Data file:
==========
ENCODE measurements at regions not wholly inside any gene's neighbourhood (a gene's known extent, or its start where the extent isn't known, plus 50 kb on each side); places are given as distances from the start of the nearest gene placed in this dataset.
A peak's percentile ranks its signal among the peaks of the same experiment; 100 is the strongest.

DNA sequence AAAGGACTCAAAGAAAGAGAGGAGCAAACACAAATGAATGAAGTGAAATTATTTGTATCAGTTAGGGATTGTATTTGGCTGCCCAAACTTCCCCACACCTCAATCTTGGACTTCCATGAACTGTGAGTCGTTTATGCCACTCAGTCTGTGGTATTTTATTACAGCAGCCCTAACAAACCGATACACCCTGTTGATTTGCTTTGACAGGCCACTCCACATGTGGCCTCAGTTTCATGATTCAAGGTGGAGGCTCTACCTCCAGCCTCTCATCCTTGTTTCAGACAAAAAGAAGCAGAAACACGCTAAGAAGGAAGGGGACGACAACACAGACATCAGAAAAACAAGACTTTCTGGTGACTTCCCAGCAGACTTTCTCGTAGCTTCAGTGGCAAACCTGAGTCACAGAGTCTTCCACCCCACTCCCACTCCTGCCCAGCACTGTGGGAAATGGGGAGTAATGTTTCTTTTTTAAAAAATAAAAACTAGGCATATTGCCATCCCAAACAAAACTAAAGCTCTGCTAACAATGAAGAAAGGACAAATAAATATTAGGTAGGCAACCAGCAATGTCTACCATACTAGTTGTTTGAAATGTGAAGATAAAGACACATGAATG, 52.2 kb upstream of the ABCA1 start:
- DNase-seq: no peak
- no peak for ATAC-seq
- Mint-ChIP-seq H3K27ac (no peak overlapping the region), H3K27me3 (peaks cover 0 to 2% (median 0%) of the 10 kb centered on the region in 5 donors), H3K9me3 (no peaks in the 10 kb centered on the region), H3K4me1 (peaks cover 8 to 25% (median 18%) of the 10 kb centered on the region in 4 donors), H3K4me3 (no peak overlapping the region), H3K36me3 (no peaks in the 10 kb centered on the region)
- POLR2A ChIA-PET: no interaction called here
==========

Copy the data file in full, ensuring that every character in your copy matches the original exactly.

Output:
ENCODE measurements at regions not wholly inside any gene's neighbourhood (a gene's known extent, or its start where the extent isn't known, plus 50 kb on each side); places are given as distances from the start of the nearest gene placed in this dataset.
A peak's percentile ranks its signal among the peaks of the same experiment; 100 is the strongest.

DNA sequence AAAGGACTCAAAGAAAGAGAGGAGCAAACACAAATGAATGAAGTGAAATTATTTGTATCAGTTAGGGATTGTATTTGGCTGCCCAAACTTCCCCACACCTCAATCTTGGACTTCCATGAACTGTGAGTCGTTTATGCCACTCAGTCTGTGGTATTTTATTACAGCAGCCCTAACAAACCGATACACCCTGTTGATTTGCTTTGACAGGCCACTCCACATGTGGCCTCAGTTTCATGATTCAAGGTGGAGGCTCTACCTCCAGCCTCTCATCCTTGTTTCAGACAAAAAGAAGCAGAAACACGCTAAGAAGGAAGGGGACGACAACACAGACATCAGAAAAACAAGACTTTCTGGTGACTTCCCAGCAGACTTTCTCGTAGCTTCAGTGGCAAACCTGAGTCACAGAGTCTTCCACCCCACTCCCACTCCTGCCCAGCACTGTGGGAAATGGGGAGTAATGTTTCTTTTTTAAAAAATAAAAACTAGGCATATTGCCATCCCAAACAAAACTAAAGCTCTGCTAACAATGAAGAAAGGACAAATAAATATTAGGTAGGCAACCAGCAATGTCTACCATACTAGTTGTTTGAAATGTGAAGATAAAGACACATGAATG, 52.2 kb upstream of the ABCA1 start:
- DNase-seq: no peak
- no peak for ATAC-seq
- Mint-ChIP-seq H3K27ac (no peak overlapping the region), H3K27me3 (peaks cover 0 to 2% (median 0%) of the 10 kb centered on the region in 5 donors), H3K9me3 (no peaks in the 10 kb centered on the region), H3K4me1 (peaks cover 8 to 25% (median 18%) of the 10 kb centered on the region in 4 donors), H3K4me3 (no peak overlapping the region), H3K36me3 (no peaks in the 10 kb centered on the region)
- POLR2A ChIA-PET: no interaction called here